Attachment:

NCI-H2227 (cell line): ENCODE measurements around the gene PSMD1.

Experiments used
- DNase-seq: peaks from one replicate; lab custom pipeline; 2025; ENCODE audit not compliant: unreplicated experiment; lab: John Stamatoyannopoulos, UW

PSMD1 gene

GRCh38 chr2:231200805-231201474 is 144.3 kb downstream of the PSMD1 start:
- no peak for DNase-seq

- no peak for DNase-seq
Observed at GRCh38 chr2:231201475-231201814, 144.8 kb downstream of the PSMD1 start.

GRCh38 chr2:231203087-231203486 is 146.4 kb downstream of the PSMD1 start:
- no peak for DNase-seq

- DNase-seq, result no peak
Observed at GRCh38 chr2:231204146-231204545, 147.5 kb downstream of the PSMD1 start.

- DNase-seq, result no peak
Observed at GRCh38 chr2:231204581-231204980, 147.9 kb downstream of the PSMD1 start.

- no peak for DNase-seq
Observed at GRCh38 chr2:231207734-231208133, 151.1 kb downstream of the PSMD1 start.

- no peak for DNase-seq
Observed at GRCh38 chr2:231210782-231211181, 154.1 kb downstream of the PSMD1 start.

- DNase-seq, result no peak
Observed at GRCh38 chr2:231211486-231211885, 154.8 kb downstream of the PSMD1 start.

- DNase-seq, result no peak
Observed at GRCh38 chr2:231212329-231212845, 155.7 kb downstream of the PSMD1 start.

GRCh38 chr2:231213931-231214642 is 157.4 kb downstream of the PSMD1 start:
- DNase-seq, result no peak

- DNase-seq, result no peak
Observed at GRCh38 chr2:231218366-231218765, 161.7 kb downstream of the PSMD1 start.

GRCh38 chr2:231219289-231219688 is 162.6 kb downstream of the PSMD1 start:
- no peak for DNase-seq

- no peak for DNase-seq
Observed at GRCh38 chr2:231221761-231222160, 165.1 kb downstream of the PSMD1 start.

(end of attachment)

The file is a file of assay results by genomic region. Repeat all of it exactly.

NCI-H2227 (cell line): ENCODE measurements around the gene PSMD1.

Experiments used
- DNase-seq: peaks from one replicate; lab custom pipeline; 2025; ENCODE audit not compliant: unreplicated experiment; lab: John Stamatoyannopoulos, UW

PSMD1 gene

GRCh38 chr2:231200805-231201474 is 144.3 kb downstream of the PSMD1 start:
- no peak for DNase-seq

- no peak for DNase-seq
Observed at GRCh38 chr2:231201475-231201814, 144.8 kb downstream of the PSMD1 start.

GRCh38 chr2:231203087-231203486 is 146.4 kb downstream of the PSMD1 start:
- no peak for DNase-seq

- DNase-seq, result no peak
Observed at GRCh38 chr2:231204146-231204545, 147.5 kb downstream of the PSMD1 start.

- DNase-seq, result no peak
Observed at GRCh38 chr2:231204581-231204980, 147.9 kb downstream of the PSMD1 start.

- no peak for DNase-seq
Observed at GRCh38 chr2:231207734-231208133, 151.1 kb downstream of the PSMD1 start.

- no peak for DNase-seq
Observed at GRCh38 chr2:231210782-231211181, 154.1 kb downstream of the PSMD1 start.

- DNase-seq, result no peak
Observed at GRCh38 chr2:231211486-231211885, 154.8 kb downstream of the PSMD1 start.

- DNase-seq, result no peak
Observed at GRCh38 chr2:231212329-231212845, 155.7 kb downstream of the PSMD1 start.

GRCh38 chr2:231213931-231214642 is 157.4 kb downstream of the PSMD1 start:
- DNase-seq, result no peak

- DNase-seq, result no peak
Observed at GRCh38 chr2:231218366-231218765, 161.7 kb downstream of the PSMD1 start.

GRCh38 chr2:231219289-231219688 is 162.6 kb downstream of the PSMD1 start:
- no peak for DNase-seq

- no peak for DNase-seq
Observed at GRCh38 chr2:231221761-231222160, 165.1 kb downstream of the PSMD1 start.